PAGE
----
only there the drama rather gets in the way of the clarity of what exactly is going on.
Trim’s painting gives you drama, futility, scorn, tragedy and clarity in one neatly pointed triangular composition.
And then we come to this flabby bit of 3D rendering, which gives you absolutely none of that, plus a boring alien cannon doohickey:
Yes, it’s sticking a tentacle up in the air creating tension with the edge of the frame. The horizon line is off communicating a loss of control. And like Trim’s picture we see the point of the Thunderchild’s sacrifice – the steamer full of civilians escaping to France.
But Ugh. Zero character, zero tension. It could be a picture about air pollution. In spite of the fact that the Thunderchild is clearly just about to run that sucker down on pure momentum. It’s… just…
Here, have some alterna-tripods as a palette cleanser:
Still here? This Goliath thing looks like it could be fun. And look, tripod minis! The old Tin Man rides again! Roger Dean’s version as a model. And finally Fimm McCool’s Orkshop has an actually fairly original design!
I could use that.
1. fighting the Kraken should be like fighting a pack of wild dogs. A couple of tentacles keep you attention, and then when you’re occupied with them, another one will dart in from the back and pick off a straggler. If you all go back to back and hold fast it’ll step up to an overwhelming 4 tentacles on one person, so at least part of your group has to turn to face the massive threat, and then it’s back to seizing people from behind.
8 attacks a round will piss off even quite patient Old Schoolers. Also the DnD books are insane when it comes to animal combat and this just might be the way in to understanding the deep veins of insanity elsewhere. But it’s still a fun game.
2. to keep Scrap Princess happy, allow longer weapons to get initiative until the opponent gets a successful attack in. Actually I’m thinking of allowing a contested roll system for someone with a polearm or similar to hold of a daggeriste – you both roll, if the polearmer gets the higher result (modded) then they hold the other off, and maybe they get +2 or summat for using the scenery (narrow corridor, sofas, flames, lava).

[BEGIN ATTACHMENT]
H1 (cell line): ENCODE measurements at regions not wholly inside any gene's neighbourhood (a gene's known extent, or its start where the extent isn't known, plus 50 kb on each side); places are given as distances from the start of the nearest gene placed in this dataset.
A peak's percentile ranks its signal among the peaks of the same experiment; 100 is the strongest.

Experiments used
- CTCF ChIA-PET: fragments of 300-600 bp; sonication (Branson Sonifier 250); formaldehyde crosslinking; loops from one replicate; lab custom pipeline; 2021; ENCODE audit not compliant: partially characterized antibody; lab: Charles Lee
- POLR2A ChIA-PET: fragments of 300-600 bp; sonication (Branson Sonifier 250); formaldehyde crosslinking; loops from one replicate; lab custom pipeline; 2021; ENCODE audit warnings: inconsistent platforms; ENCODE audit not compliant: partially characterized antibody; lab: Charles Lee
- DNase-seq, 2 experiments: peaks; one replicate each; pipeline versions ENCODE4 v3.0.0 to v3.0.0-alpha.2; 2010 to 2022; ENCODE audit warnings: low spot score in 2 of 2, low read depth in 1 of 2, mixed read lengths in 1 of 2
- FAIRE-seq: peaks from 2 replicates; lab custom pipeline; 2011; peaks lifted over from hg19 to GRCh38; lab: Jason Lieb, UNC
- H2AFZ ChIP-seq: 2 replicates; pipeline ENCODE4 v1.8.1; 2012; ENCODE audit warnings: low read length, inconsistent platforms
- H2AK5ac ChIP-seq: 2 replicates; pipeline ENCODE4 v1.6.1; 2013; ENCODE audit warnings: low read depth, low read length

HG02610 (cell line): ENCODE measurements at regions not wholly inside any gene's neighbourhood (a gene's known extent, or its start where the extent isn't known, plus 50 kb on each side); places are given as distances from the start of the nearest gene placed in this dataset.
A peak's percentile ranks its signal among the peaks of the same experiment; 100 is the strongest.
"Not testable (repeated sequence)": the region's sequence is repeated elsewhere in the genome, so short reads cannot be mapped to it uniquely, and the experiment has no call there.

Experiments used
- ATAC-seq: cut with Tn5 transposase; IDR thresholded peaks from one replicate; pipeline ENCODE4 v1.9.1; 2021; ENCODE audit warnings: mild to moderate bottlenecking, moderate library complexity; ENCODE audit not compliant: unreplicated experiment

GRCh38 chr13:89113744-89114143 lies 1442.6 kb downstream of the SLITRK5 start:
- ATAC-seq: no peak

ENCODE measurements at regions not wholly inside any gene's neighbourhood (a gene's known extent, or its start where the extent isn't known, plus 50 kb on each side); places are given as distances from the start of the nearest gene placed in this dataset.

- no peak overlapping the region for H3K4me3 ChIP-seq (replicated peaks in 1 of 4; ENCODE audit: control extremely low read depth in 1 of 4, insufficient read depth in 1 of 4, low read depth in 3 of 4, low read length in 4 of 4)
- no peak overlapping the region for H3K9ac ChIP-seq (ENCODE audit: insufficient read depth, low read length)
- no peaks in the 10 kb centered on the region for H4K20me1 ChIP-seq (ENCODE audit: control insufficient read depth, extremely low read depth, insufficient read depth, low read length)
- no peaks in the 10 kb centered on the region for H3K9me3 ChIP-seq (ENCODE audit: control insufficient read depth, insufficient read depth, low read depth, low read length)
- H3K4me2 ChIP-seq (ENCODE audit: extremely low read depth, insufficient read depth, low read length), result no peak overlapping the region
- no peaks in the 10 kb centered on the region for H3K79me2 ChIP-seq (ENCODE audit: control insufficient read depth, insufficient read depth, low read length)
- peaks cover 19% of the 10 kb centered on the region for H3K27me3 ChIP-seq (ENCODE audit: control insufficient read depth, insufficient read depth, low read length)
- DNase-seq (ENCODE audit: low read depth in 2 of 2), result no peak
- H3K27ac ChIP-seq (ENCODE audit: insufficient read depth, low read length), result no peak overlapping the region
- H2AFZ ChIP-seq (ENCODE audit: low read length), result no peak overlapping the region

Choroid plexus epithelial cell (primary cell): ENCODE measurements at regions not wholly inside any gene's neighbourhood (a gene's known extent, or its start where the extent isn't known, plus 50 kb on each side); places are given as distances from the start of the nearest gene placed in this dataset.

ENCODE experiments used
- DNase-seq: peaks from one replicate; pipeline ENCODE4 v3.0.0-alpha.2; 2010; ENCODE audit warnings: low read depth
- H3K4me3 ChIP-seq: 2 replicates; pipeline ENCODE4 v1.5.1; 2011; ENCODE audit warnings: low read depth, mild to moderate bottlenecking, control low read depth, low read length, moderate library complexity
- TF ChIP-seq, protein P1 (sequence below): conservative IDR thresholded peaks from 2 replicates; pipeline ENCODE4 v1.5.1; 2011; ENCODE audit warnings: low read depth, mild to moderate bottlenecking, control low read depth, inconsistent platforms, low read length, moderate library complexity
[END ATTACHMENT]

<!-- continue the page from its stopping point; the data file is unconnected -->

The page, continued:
3. don’t have one player’s failure nobble another. Or, rather, if you’re going to have collective success/failure, let everyone at least try to influence the result. And point out to them that they can do so if they’re being quiet.
4. “don’t put any treasure in you don’t want the party to be able to get.” Roger Giner-Sorolla. This is so true. I accidentally put a bunch of enormous bombs in my players’ path and now they have enormous bombs to use on any obstacle. Well, not quite bombs. Luckily I’m OK with any part of the setting getting blown up. Except for that total Mary Sue pit boss ruling over the Dangerous Gas Mine. D’oh! Bombs and gas mine!
5. How to succeed in my games: STOP, LOOK, LISTEN rather than rushing in – observe what’s going on. TRY TALKING RATHER THAN STARTING WITH VIOLENCE combat is always a good way to get killed: if you must approach with violence, do it from cover, with mines and/or sniping – but if you’re going to talk, starting from cover/a distance isn’t a bad idea because you don’t know if they’re friendly. IMAGINE THE SITUATION IS HAPPENING IN REAL LIFE not in a game. I am imagining that your PC is a fairly ordinary person trying to climb that wall, not a badass leaping climbing machine or a Lost Vikings type game piece with the maneuver climb anything. If the situation seems dangerous, that’s not a signal that we’ve entered the exciting music scene and it’s time to start with the whirling kung fu moves. It’s a signal that you’re in danger and you’ll have to think to minimize your chance of dying.
6. LIFE IMITATES ART: Meteors strike Chelyabinsk, on the Russia/Kazakhstan border. Captured (partly) on video. Ahem: Carcosa Wacky Races opening, April 2012 –
A small figure in baggy robes stands atop it all. He gestures and great sails unfurl, showing the form of a luminescent bird with the figure at its head. He touches his throat and his voice booms out across the desert: